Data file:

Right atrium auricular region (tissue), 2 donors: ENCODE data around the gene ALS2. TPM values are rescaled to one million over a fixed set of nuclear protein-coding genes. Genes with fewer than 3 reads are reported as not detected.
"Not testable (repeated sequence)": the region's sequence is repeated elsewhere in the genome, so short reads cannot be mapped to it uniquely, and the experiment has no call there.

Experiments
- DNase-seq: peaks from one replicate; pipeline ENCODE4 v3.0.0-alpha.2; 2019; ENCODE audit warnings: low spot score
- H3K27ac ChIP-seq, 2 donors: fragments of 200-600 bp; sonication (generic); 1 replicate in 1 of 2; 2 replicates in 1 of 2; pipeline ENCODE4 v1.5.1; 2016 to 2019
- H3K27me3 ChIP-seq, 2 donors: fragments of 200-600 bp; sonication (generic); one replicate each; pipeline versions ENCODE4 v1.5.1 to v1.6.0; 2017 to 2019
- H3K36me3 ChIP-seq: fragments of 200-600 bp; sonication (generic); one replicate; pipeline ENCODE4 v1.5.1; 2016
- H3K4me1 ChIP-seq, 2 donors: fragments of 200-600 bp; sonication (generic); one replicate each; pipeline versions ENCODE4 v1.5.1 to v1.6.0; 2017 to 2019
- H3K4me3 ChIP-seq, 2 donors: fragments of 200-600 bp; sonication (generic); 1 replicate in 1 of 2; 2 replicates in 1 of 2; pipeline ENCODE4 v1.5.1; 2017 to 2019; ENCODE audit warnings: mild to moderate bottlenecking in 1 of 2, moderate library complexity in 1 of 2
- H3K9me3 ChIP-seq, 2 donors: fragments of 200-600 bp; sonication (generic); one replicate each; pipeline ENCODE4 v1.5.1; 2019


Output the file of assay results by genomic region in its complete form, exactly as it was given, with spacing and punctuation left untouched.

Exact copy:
Right atrium auricular region (tissue), 2 donors: ENCODE data around the gene ALS2. TPM values are rescaled to one million over a fixed set of nuclear protein-coding genes. Genes with fewer than 3 reads are reported as not detected.
"Not testable (repeated sequence)": the region's sequence is repeated elsewhere in the genome, so short reads cannot be mapped to it uniquely, and the experiment has no call there.

Experiments
- DNase-seq: peaks from one replicate; pipeline ENCODE4 v3.0.0-alpha.2; 2019; ENCODE audit warnings: low spot score
- H3K27ac ChIP-seq, 2 donors: fragments of 200-600 bp; sonication (generic); 1 replicate in 1 of 2; 2 replicates in 1 of 2; pipeline ENCODE4 v1.5.1; 2016 to 2019
- H3K27me3 ChIP-seq, 2 donors: fragments of 200-600 bp; sonication (generic); one replicate each; pipeline versions ENCODE4 v1.5.1 to v1.6.0; 2017 to 2019
- H3K36me3 ChIP-seq: fragments of 200-600 bp; sonication (generic); one replicate; pipeline ENCODE4 v1.5.1; 2016
- H3K4me1 ChIP-seq, 2 donors: fragments of 200-600 bp; sonication (generic); one replicate each; pipeline versions ENCODE4 v1.5.1 to v1.6.0; 2017 to 2019
- H3K4me3 ChIP-seq, 2 donors: fragments of 200-600 bp; sonication (generic); 1 replicate in 1 of 2; 2 replicates in 1 of 2; pipeline ENCODE4 v1.5.1; 2017 to 2019; ENCODE audit warnings: mild to moderate bottlenecking in 1 of 2, moderate library complexity in 1 of 2
- H3K9me3 ChIP-seq, 2 donors: fragments of 200-600 bp; sonication (generic); one replicate each; pipeline ENCODE4 v1.5.1; 2019